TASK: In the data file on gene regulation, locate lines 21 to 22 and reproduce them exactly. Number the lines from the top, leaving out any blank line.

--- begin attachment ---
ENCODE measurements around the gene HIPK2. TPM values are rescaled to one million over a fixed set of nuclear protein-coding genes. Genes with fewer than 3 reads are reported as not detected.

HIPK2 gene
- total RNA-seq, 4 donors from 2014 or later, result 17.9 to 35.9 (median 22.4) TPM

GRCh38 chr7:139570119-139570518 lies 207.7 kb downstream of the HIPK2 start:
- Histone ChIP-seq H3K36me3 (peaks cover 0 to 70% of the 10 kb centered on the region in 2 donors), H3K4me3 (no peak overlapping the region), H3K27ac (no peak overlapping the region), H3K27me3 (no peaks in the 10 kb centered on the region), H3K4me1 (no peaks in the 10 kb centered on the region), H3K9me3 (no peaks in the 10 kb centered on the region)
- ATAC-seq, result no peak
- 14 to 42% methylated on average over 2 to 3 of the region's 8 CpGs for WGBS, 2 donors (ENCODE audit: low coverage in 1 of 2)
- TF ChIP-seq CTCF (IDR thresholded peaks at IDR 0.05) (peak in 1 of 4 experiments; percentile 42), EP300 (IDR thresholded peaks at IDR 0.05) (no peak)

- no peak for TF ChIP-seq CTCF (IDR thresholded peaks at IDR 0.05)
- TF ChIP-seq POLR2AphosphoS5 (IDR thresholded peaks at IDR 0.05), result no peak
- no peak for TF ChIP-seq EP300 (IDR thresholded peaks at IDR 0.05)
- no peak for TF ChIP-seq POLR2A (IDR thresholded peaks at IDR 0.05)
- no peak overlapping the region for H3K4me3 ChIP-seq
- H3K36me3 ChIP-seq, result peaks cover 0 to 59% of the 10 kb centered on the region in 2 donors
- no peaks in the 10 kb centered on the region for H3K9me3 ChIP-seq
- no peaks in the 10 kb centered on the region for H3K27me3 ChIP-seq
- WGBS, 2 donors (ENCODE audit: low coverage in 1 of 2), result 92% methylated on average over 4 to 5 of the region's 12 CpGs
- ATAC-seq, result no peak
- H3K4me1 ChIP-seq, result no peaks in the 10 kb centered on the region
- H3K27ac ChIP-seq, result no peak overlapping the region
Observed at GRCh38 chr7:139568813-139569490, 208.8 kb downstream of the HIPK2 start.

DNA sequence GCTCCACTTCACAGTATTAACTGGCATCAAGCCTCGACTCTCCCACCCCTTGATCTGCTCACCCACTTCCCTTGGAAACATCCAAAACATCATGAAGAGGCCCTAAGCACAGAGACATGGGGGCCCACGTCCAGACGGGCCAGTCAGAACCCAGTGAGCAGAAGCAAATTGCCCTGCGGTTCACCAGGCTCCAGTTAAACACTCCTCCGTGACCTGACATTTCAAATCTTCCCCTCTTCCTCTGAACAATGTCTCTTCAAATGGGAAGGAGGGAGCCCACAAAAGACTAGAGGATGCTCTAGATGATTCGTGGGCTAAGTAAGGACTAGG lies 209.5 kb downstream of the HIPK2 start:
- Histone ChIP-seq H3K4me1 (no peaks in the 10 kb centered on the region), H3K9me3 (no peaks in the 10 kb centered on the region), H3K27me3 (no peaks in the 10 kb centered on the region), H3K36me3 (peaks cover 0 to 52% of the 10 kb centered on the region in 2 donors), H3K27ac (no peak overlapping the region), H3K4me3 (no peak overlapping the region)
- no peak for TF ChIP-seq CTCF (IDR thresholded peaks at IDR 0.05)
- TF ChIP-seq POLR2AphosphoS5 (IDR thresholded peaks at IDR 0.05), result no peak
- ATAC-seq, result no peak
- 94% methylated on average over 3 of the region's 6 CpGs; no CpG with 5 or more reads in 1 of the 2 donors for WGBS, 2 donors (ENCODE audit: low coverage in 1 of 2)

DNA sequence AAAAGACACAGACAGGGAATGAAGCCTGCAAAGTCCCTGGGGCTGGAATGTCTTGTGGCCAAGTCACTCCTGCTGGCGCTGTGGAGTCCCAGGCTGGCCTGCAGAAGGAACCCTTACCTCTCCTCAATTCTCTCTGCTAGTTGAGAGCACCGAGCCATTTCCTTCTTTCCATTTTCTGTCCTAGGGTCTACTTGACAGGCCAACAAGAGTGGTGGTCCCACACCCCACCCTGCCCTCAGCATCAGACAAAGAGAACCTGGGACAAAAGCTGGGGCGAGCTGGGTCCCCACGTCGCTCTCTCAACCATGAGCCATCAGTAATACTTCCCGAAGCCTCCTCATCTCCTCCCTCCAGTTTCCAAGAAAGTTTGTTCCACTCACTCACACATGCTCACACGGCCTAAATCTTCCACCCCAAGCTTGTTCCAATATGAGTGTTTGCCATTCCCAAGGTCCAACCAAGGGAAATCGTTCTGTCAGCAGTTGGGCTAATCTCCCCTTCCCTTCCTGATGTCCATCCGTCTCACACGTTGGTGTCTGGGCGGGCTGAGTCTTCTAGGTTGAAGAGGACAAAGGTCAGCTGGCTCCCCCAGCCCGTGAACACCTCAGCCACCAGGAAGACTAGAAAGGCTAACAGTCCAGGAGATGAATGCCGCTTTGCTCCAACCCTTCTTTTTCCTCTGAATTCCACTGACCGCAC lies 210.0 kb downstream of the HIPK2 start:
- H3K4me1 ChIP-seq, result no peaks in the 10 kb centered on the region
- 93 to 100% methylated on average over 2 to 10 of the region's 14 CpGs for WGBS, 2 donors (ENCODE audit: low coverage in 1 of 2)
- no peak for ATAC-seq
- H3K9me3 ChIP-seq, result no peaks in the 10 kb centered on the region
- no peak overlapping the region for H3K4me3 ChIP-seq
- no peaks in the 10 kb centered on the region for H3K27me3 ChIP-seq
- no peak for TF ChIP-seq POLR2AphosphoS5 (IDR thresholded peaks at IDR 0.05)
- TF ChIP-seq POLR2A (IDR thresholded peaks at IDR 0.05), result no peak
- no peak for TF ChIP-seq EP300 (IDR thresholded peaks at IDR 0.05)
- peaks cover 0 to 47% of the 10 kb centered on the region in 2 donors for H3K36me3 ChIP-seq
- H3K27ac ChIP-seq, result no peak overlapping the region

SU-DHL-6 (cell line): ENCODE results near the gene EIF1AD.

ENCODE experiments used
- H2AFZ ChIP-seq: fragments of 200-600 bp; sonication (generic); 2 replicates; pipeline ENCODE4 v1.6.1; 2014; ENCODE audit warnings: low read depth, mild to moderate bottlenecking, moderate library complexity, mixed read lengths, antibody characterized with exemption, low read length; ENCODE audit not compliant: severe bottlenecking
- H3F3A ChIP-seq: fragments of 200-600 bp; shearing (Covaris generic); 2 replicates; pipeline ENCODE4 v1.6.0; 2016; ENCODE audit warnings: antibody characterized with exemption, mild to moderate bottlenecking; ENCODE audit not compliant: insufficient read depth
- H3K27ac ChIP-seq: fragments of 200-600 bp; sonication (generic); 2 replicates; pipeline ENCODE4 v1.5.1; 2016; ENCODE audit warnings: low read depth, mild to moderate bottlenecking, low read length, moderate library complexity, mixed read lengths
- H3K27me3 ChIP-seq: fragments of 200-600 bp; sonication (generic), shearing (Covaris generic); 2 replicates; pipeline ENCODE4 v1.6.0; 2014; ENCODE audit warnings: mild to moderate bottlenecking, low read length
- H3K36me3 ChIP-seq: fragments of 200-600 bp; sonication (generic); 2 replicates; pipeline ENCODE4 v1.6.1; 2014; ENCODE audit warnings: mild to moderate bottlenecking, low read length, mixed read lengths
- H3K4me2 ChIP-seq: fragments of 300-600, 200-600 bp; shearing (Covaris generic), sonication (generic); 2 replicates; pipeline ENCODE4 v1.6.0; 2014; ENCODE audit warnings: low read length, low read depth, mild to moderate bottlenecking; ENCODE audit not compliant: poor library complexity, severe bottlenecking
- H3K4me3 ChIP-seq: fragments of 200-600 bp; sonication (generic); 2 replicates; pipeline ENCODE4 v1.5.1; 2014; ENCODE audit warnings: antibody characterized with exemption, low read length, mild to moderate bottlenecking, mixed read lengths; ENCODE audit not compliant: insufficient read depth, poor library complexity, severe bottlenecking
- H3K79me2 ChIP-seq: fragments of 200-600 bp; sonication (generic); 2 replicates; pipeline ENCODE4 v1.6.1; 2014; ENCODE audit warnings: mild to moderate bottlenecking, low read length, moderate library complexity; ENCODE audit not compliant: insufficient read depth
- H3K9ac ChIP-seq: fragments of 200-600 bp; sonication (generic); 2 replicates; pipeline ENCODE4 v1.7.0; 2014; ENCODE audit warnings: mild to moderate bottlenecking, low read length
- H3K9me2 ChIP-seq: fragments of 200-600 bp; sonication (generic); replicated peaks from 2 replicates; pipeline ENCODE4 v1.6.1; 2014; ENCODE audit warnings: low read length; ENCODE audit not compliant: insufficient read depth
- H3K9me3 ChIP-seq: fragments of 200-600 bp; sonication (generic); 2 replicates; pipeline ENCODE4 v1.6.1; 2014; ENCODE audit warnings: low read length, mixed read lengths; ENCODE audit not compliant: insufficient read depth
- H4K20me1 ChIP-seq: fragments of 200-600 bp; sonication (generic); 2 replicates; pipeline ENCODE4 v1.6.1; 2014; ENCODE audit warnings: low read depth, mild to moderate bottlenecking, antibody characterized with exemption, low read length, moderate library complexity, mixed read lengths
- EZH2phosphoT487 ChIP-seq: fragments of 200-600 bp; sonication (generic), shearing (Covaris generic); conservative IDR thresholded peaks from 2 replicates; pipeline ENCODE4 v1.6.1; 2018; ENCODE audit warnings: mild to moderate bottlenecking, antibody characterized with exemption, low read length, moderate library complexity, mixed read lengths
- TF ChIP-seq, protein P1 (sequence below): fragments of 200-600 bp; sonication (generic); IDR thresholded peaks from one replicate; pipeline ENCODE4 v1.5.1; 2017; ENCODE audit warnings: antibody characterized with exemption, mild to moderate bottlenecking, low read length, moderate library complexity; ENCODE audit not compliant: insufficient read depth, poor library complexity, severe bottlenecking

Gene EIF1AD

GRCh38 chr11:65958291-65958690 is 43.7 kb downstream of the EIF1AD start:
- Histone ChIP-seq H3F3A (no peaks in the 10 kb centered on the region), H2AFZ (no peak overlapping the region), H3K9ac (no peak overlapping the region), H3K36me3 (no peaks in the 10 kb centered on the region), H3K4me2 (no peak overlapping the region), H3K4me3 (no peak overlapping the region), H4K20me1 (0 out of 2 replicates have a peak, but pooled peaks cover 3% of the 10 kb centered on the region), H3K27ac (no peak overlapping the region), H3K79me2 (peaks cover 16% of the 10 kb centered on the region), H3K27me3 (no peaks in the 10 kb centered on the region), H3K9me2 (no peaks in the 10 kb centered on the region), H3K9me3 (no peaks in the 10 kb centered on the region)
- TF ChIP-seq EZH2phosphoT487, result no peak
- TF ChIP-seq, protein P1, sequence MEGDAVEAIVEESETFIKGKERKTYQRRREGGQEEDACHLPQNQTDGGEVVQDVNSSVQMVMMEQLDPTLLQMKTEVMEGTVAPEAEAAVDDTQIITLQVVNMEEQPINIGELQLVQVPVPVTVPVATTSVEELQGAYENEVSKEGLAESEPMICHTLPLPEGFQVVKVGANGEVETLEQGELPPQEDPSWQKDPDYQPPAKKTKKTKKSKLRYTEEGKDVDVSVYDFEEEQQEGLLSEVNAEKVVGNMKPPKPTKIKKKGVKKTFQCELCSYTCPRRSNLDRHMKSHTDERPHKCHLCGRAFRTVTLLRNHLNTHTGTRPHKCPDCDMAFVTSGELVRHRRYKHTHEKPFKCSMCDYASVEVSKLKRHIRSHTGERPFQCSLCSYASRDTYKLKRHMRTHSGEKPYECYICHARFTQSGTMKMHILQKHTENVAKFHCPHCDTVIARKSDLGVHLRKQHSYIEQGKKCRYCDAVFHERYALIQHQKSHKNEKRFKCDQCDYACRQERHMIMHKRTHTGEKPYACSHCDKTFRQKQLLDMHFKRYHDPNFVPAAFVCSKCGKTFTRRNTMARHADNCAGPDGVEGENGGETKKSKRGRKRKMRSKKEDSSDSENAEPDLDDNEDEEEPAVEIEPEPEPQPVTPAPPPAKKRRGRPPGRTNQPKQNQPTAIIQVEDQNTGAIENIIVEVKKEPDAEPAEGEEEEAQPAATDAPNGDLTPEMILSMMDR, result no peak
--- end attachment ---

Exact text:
Observed at GRCh38 chr7:139568813-139569490, 208.8 kb downstream of the HIPK2 start.

DNA sequence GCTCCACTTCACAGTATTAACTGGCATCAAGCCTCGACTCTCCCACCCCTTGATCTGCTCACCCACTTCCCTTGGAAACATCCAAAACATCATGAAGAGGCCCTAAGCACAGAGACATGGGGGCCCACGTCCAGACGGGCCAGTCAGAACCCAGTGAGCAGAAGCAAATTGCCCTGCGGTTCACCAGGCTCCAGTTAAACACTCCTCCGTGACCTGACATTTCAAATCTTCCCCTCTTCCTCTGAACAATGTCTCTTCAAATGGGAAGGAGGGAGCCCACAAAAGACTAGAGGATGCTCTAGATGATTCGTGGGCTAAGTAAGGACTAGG lies 209.5 kb downstream of the HIPK2 start: